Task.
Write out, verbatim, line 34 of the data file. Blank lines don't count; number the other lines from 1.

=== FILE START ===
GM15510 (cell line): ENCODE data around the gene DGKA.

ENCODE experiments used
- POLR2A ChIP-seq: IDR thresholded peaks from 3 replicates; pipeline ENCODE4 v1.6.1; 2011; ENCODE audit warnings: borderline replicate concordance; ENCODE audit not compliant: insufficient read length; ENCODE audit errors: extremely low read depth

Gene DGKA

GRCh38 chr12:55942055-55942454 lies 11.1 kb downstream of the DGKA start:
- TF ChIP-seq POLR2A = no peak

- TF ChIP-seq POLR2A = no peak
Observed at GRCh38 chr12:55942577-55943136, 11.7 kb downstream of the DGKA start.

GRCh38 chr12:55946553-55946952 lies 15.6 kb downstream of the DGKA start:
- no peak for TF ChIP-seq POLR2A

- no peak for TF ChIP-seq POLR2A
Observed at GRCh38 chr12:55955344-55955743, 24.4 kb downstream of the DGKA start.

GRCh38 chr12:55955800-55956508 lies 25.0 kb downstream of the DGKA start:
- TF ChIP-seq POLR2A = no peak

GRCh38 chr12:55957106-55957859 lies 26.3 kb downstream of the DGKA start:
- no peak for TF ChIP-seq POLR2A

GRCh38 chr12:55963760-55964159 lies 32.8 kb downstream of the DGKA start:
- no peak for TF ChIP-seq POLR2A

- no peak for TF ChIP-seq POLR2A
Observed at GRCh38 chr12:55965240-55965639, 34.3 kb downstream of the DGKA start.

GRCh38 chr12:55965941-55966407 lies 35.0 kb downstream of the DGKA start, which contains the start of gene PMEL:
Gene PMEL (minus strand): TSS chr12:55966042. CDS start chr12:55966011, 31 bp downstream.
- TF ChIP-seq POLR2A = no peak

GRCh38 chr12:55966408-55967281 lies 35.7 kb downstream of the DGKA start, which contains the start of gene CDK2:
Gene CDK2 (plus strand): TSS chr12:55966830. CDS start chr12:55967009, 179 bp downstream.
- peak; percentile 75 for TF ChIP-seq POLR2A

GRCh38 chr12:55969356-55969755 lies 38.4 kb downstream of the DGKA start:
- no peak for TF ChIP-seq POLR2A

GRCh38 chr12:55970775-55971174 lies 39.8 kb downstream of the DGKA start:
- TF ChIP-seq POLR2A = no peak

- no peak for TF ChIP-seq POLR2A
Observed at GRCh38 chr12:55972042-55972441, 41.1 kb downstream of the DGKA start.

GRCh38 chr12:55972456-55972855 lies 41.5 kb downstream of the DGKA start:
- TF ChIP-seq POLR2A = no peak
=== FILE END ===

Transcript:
- TF ChIP-seq POLR2A = no peak